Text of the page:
Gary signed up to be an American observer aboard a Japanese crab factory ship operating in the Bering Sea, where he would remain aboard the ship until the U.S.-determined catch quota was filled, which was estimated to take six months.
“On the surface, this didn’t seem so bad. But this factory ship never went in to port. Six months at sea was really six months at sea, and in this case, the Bering Sea,” Gary said. “But what the heck, a free trip to and from Japan, a regular (if meager) paycheck, and an adventure. If you ignore the similarities to being incarcerated — being constrained to a 400- to 500-foot space, with 300 to 400 men, and not even a remote possibility of stepping onto land, it was OK.”
Gary spent two seasons aboard the ship. He then applied for positions with NOAA and landed another temporary position helping with ichthyoplankton research in the Gulf of Alaska — eventually leading him to the NOAA Fisheries research ship, the Miller Freeman.
“When my time was up, I was about to depart the ship and fly back to Seattle, when the Miller Freeman offered me a job as a deckhand and a quartermaster.,” Gary said. “And as was often my response to many opportunities that presented themselves back in those days, my attitude was, ‘why not?’”
Gary did a six-year stint as a crew member aboard the vessel. He eventually moved to the biological survey technician’s department, which supported the scientific parties that came aboard the ship. While aboard the Miller Freeman, Gary began to realize that he would always be collecting data for someone else’s research if he didn’t go back to school.
So with the blessing of his NOAA Corps ship’s captain and operations officer, Gary applied for and received agency support in returning to graduate school. While working on his master’s degree at the University of Washington’s School of Marine Affairs — under the tutelage of former director, Dr. Tom Leschine — he began to narrow his focus to environmental issues associated with the ocean.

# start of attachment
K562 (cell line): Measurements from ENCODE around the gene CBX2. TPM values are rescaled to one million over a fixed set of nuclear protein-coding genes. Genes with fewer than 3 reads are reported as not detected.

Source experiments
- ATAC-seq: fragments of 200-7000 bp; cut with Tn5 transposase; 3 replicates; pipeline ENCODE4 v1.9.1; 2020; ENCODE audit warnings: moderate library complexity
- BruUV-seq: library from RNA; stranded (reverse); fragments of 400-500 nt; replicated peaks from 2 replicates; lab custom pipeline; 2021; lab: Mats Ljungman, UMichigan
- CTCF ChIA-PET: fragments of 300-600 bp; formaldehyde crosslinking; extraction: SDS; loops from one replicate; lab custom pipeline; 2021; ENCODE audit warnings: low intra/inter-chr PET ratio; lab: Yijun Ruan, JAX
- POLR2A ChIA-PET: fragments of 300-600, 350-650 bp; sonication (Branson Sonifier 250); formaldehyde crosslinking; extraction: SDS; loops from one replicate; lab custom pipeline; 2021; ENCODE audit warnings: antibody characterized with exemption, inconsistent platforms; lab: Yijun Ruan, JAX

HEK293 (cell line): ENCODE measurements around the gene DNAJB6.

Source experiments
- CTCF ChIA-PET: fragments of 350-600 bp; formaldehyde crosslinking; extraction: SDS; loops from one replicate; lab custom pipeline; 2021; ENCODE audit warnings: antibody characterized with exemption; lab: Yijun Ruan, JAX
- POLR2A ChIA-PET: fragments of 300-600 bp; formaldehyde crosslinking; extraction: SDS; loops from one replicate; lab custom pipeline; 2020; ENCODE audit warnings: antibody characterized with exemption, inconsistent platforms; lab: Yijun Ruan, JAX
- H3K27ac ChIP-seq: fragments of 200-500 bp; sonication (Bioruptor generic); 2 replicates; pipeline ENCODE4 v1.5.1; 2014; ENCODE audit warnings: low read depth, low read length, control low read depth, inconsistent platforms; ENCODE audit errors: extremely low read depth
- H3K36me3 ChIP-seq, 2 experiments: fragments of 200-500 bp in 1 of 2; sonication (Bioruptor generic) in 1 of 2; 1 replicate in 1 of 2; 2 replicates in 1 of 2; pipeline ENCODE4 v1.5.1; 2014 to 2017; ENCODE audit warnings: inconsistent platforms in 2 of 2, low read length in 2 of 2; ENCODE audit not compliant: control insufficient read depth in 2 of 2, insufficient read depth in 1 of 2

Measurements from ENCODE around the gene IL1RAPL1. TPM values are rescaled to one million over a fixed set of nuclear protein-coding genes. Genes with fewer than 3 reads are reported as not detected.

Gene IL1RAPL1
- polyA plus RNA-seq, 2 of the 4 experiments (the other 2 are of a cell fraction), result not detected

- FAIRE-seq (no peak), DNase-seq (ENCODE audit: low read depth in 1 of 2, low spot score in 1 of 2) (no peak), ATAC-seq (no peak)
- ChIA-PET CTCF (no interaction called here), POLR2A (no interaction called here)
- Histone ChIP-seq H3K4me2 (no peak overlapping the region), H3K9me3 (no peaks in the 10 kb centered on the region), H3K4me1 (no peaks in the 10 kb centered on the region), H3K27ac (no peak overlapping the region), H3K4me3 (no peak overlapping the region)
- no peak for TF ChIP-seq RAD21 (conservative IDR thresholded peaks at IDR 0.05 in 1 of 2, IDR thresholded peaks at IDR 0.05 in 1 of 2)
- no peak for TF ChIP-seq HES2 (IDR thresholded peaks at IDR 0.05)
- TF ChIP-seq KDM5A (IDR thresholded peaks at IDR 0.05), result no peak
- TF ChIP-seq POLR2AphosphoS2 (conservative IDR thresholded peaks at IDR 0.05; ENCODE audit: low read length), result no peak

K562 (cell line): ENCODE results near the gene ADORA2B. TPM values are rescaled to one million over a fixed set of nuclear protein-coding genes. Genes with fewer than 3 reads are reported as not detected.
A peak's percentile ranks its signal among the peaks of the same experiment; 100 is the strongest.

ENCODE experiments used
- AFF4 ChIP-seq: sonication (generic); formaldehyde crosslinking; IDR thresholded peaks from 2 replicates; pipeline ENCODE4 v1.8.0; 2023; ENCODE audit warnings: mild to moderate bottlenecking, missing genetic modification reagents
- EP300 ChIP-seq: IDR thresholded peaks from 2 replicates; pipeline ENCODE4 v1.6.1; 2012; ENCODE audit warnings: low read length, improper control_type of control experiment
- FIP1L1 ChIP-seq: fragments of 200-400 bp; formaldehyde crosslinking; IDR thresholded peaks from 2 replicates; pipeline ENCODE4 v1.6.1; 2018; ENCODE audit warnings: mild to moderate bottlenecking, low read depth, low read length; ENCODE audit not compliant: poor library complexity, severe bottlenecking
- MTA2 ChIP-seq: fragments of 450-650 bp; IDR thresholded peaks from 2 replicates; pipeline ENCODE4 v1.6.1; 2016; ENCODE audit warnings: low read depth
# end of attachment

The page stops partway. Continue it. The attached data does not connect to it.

After choosing a thesis topic on nonpoint source pollution in Puget Sound waters, he applied for and was awarded a Sea Grant Fellowship in Washington D.C. through a program that would later be named the John A. Knauss Marine Policy Fellowship Program. He was placed into a nationwide coastal environmental monitoring program and served a one-year fellowship there, collecting samples in the field aboard NOAA ships, and then analyzing the data to provide the basis for evaluating the health of coastal habitats and resources around the country. When his year was up, the office gave him an offer to continue the job.
As much as he enjoyed the work, Seattle is where his heart is. He applied for and was offered a job with the U.S. Environmental Protection Agency, and another with NOAA in the regional office of the program he had worked for in D.C.
“I opted for NOAA, in no small part because I felt both allegiance and gratitude for its support in allowing me to go back to grad school,” Gary said.
Gary continued working on studies that compared marine environmental quality in specific regions of the country until March 1989 when the Exxon Valdez tanker grounded in Alaska’s Prince William Sound, spilling nearly 11 million gallons of oil. At the time, it was the largest oil spill in history. It was an all hands on deck situation.